Shoe Recycling Challenges and Prospects

Shoe Recycling: Technology for Effective Separation Exists

The worldwide shoe recycling industry has not kept pace with recycling advances in other sectors. Statistics suggest that every year more than 20 billion plus pair of shoes are produced worldwide. And it is believed by industry experts that currently at best 5 percent of end of life footwear products is recycled. The good news is that progress is being made. In recent times, a number of footwear manufacturers have started recycling and using recycled content in their footwear products.

Additionally, efforts are being made by researchers to find better ways for recycling shoes both from economic and practical perspectives.

The Major Challenge

Cost-effective and efficient separation of components used in footwear products is the single major challenge confronted by the shoe recycling industry, one that can be addressed by effective design for recycling. Leather, fabric, rubber, foams and metals are some of the most common components used in footwear products. Especially the presence of metal components in footwear products makes it very difficult to recycle. That is why director Professor Shahin Rahimifard, the director of UK’s Loughborough University-based Centre for Sustainable Manufacturing and Recycling Technologies, known as the Centre for SMART (, recently stated that footwear is incredibly difficult to recycle as it can contain a number of different types of material with very similar characteristics, many of which are stitched or glued together.

Focus on Elimination of Metal

To make shoe recycling easier, footwear manufacturers need to give maximum focus on designing footwear products keeping recyclability in mind. Rahimifard describes shoes as currently being ‘an imperfect product’ for recycling. The removal of certain materials from their design would mean fewer processes required to achieve good-quality recycled materials, thus making recycling both ‘simpler and more viable’”.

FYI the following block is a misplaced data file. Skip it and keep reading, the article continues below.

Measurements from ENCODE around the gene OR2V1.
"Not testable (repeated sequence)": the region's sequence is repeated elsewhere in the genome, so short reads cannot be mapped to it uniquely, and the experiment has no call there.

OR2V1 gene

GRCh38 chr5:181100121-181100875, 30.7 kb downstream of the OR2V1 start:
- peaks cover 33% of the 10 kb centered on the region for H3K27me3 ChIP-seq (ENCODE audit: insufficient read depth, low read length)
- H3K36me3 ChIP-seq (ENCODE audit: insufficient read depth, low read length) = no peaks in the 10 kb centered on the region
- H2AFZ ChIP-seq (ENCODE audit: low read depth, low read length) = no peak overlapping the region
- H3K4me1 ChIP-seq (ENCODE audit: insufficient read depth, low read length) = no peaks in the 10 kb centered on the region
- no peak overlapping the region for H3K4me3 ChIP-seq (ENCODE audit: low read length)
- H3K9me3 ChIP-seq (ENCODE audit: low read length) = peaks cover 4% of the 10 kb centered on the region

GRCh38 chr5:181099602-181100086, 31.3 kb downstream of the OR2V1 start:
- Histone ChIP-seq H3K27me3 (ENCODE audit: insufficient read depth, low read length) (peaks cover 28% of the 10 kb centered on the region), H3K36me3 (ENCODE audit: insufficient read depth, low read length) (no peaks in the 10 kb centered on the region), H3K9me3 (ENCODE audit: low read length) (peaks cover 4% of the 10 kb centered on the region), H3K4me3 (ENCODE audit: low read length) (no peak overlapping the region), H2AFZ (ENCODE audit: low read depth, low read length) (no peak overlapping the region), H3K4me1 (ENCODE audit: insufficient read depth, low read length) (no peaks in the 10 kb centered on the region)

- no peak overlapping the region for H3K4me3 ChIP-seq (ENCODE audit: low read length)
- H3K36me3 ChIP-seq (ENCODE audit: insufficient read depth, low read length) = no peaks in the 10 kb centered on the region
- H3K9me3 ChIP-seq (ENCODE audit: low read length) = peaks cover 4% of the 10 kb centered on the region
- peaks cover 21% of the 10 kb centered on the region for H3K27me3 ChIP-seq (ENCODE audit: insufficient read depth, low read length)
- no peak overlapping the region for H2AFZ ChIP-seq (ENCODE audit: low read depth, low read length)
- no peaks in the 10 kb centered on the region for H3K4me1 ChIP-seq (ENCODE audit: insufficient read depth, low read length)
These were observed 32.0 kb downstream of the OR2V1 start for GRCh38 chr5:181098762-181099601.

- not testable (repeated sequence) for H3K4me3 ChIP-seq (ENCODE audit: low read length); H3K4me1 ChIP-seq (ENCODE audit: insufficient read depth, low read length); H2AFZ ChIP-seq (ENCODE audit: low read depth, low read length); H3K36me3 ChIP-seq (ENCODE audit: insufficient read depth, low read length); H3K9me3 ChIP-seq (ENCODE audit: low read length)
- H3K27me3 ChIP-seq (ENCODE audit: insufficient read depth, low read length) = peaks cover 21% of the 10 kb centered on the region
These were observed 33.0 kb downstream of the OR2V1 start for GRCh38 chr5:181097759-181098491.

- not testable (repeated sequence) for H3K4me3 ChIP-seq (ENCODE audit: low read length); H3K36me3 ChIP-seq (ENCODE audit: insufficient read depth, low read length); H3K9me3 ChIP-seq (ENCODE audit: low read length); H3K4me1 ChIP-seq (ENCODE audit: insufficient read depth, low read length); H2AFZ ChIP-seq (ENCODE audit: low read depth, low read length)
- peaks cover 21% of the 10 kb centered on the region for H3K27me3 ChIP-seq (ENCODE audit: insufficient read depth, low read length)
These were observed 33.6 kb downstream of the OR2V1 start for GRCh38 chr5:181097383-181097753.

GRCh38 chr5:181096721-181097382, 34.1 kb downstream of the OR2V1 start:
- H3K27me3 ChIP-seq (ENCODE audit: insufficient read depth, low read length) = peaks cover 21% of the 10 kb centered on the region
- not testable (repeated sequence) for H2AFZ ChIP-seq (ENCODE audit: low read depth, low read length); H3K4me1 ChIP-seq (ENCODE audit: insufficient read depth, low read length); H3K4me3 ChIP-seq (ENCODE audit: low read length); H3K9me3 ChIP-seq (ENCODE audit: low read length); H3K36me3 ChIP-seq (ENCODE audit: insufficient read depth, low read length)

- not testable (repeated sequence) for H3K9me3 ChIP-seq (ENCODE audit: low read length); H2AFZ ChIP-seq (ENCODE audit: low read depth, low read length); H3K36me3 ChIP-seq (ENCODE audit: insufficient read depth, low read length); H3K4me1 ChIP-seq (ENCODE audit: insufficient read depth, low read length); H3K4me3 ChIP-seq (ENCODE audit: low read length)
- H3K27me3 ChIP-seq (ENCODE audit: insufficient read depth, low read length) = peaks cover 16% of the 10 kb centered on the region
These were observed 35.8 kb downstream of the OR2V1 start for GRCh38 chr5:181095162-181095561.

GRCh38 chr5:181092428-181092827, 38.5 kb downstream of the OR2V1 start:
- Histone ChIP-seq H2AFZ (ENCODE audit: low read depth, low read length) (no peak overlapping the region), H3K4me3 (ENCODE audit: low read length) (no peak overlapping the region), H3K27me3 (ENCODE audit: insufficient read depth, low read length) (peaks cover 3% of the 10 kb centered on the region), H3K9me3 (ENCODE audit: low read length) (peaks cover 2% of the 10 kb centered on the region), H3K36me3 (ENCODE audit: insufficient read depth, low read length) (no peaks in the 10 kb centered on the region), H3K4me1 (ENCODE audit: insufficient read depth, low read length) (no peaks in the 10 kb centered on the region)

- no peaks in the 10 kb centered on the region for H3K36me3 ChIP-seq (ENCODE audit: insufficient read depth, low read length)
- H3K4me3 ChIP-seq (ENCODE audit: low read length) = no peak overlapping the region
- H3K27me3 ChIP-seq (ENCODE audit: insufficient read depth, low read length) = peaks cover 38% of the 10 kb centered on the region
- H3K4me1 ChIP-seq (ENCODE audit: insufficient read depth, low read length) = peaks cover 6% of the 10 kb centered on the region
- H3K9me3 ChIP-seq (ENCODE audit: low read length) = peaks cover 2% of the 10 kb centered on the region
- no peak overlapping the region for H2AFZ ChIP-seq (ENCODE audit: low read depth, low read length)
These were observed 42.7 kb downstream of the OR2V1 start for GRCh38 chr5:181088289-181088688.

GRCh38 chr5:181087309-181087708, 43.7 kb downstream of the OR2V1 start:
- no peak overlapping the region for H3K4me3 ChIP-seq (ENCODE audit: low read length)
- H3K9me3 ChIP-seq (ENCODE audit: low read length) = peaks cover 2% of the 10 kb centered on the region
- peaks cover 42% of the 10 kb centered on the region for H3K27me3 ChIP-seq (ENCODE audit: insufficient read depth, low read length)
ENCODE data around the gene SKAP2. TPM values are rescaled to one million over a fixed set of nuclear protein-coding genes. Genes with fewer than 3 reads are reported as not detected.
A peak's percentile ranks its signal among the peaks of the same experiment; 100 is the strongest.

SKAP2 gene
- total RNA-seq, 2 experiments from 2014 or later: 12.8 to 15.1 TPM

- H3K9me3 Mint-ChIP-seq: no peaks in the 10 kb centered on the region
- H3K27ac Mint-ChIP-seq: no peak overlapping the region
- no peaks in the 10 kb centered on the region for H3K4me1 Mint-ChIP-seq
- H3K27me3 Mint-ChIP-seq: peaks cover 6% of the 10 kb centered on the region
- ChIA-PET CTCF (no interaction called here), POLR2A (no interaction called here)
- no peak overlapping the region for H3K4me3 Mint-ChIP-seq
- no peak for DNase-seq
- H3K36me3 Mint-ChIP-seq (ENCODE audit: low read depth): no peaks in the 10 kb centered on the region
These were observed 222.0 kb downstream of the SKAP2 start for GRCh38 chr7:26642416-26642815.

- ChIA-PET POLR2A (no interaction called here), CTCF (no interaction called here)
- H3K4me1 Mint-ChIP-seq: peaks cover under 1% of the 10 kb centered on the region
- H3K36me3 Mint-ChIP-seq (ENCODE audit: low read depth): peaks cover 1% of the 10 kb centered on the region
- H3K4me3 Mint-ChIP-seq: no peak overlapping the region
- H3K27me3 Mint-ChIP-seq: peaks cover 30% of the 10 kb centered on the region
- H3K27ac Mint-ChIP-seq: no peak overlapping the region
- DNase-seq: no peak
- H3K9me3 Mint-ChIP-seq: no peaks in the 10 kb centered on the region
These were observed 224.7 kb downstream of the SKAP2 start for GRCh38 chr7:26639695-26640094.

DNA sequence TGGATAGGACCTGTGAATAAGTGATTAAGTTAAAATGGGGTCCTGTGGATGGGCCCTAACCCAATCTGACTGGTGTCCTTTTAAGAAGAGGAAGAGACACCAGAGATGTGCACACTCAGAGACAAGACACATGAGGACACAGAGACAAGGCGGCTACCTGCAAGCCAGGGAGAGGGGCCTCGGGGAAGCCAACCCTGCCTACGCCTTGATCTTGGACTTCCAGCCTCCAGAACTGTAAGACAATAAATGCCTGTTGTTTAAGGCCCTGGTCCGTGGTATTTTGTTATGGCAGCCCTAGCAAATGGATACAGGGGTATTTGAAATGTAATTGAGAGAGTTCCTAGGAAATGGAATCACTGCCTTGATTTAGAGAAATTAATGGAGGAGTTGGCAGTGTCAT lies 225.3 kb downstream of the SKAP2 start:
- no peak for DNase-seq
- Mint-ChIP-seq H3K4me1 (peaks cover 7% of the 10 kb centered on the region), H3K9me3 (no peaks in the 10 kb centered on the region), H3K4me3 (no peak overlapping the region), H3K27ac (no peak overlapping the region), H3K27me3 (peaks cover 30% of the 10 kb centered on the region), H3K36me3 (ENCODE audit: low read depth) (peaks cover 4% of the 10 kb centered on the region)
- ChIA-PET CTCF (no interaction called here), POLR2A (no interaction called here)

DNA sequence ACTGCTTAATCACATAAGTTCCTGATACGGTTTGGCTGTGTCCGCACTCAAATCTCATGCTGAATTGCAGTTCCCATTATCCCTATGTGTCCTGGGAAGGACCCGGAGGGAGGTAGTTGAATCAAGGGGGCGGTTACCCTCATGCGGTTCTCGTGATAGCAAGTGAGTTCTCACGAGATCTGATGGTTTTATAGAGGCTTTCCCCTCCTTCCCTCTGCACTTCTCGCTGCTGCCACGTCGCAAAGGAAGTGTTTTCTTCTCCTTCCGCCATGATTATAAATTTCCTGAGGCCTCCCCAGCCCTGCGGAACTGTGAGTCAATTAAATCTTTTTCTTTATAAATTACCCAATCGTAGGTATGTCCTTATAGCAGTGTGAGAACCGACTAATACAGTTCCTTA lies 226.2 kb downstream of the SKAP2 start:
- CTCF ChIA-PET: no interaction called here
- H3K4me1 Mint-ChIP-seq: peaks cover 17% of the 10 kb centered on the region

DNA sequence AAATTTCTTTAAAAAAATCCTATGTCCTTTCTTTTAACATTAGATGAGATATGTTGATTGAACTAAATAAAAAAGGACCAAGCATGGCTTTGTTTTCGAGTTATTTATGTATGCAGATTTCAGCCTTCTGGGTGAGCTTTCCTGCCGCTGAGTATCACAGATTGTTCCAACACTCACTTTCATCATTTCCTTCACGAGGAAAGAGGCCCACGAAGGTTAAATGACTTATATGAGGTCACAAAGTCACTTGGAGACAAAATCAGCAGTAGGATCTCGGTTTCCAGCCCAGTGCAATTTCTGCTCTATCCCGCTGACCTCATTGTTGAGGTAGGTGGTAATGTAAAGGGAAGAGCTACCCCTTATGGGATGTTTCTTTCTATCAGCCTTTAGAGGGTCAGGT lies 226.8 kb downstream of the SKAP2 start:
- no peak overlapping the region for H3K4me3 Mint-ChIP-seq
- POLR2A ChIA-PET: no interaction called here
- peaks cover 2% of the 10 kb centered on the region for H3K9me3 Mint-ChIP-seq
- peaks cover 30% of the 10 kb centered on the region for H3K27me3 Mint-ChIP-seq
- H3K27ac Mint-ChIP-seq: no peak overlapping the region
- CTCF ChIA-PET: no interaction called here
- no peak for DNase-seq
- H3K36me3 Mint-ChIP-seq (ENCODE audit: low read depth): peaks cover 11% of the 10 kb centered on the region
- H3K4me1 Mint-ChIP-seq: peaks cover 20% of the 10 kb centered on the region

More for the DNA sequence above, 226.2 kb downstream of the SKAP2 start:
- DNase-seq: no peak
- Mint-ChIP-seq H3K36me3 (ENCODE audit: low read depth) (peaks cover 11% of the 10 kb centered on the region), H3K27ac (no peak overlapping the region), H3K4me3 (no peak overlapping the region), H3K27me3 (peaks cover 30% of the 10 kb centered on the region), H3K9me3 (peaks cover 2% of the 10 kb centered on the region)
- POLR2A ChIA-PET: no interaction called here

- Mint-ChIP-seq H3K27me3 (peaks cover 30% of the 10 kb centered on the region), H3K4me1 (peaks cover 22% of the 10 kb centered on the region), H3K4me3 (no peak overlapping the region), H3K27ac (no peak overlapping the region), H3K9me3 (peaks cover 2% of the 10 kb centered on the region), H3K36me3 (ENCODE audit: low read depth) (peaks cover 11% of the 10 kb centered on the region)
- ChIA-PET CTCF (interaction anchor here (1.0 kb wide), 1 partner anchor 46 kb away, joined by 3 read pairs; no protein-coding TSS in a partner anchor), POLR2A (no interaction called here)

Regarding the use of metal in footwear products he stresses that metal in shoes makes recycling more difficult. While the common perception is that metal adds value when it comes to recycling, this is not the case in shoes because it is in such small amounts and is usually encapsulated deep within other materials.

A Comprehensive System Has Been Developed

The shoe recycling industry needs a comprehensive system to process used footwear. And the Centre for SMART’s research team has already made and successfully tested a comprehensive system that needs to be implemented. The system proposed by the research team has been described as ‘the world’s first comprehensive system for separating and recovering useful materials from old footwear.

The initial step of the comprehensive system is to presort various types of shoes based on the major contents, such as leather based shoes, for example, and separating metals like the eyelets through which laces are threaded. After the major materials have been separated, newly developed low cost, air-based technologies separate the materials further by exploiting their different weights and sizes. In the process, an air-cascade separator takes away lighter textile particles and other fine foam and leather residues.

Then a chain of vibrating air tubes splits the rubber from leather and foam by stratifying the granulated content, with comparatively lighter granules finishing up on top of the heavier  granules. The optimal granulated unit size has been found to be 3-5 mm. Any bigger and the fragments could stay stuck to other items of a dissimilar content, thus compromising recycling.

With respect to the technology Rahimifard notes that the problem is no longer with the technology but with the system level issues, saying that the technology can be applied to any type of shoe. Economic viability depends on other factors such as throughput rates, reverse logistics costs and revenues from recycled materials.